US Solar Aid In Line With Fossil Fuels, Study Says

Critics complain that the Obama administration is “picking winners” with its backing of solar power, but a University of Tennessee study just out says the government has always given emerging energy technologies a helping hand—plus, the support for solar is working.

The study [PDF] by the Howard H. Baker Jr. Center for Public Policy, developed for the Solar Energy Industries Association (SEIA), concludes that U.S. incentives to grow solar power “are consistent with those provided in the developmental stages of all other energy sources that the federal government has chosen to incentivize,” and says “the solar power industry can provide employment benefits, global market opportunities, and a resource to meet peak power demand at minimal marginal cost.”

green job bank

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What sort of job benefits? Well, the report says “the solar industry has historically produced more jobs per megawatt-hour than any other energy industry,” and estimates that the domestic industry could yield between 200,000 and 430,000 jobs by 2020, with up to 67,700 additional jobs from the solar export sector.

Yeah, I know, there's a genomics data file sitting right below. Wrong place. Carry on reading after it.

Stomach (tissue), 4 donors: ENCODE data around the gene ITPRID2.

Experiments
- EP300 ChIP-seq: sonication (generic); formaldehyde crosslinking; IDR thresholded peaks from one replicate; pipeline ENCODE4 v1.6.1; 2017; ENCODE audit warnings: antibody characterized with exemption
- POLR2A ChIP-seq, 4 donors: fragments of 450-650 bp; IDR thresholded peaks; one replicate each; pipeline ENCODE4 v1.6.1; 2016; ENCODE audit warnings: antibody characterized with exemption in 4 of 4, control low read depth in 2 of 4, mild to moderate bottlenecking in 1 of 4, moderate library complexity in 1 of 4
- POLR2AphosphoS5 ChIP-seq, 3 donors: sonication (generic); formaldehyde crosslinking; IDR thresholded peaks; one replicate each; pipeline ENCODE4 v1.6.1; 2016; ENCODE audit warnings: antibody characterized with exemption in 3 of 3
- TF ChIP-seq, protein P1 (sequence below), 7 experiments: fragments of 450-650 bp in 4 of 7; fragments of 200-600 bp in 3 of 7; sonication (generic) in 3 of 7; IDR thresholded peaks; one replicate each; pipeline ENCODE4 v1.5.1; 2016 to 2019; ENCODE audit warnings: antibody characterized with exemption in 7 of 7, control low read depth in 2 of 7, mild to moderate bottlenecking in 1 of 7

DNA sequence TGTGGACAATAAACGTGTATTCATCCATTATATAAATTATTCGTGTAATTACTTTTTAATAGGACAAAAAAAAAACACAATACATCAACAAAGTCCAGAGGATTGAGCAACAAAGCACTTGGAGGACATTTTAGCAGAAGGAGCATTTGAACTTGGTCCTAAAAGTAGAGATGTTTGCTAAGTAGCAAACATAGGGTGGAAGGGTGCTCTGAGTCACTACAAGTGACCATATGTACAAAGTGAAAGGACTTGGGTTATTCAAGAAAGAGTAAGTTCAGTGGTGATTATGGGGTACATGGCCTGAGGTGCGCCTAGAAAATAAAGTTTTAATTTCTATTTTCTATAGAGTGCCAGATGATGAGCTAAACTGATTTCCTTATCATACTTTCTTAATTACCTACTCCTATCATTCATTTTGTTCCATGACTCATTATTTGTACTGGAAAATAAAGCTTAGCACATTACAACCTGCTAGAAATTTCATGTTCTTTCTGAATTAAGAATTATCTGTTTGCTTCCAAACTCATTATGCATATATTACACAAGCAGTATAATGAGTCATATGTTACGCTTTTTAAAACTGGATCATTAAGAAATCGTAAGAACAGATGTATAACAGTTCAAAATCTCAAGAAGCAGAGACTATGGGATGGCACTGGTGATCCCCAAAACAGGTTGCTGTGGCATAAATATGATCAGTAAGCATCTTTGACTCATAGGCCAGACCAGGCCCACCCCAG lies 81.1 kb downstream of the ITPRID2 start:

The report adds to a growing body of research making that point that despite the frequently heard post-Solyndra diatribes about the evils of government involvement in the private sector, as a matter of public policy the U.S. has always had its hands in the energy game. In a paper released last fall [PDF], Nancy Pfund and Ben Healey concluded that “federal incentives for early fossil fuel production and the nascent nuclear industry were much more robust than the support provided to renewables today.”

The Tennessee paper describes a 30-year “chasm” that all new energy technologies must leap in order to gain widespread adoption. How do technologies survive the chasm? “Each traditional energy source has been developed with significant government engagement, which has included market control measures for oil, making pipelines available for natural gas, the construction of flood control dams that provide the fuel for hydropower and states surveying their coal resources,” the report says.

Pete Danko is a writer and editor based in Portland, Oregon. His work has appeared in Breaking Energy, National Geographic's Energy Blog, The New York Times, San Francisco Chronicle and elsewhere.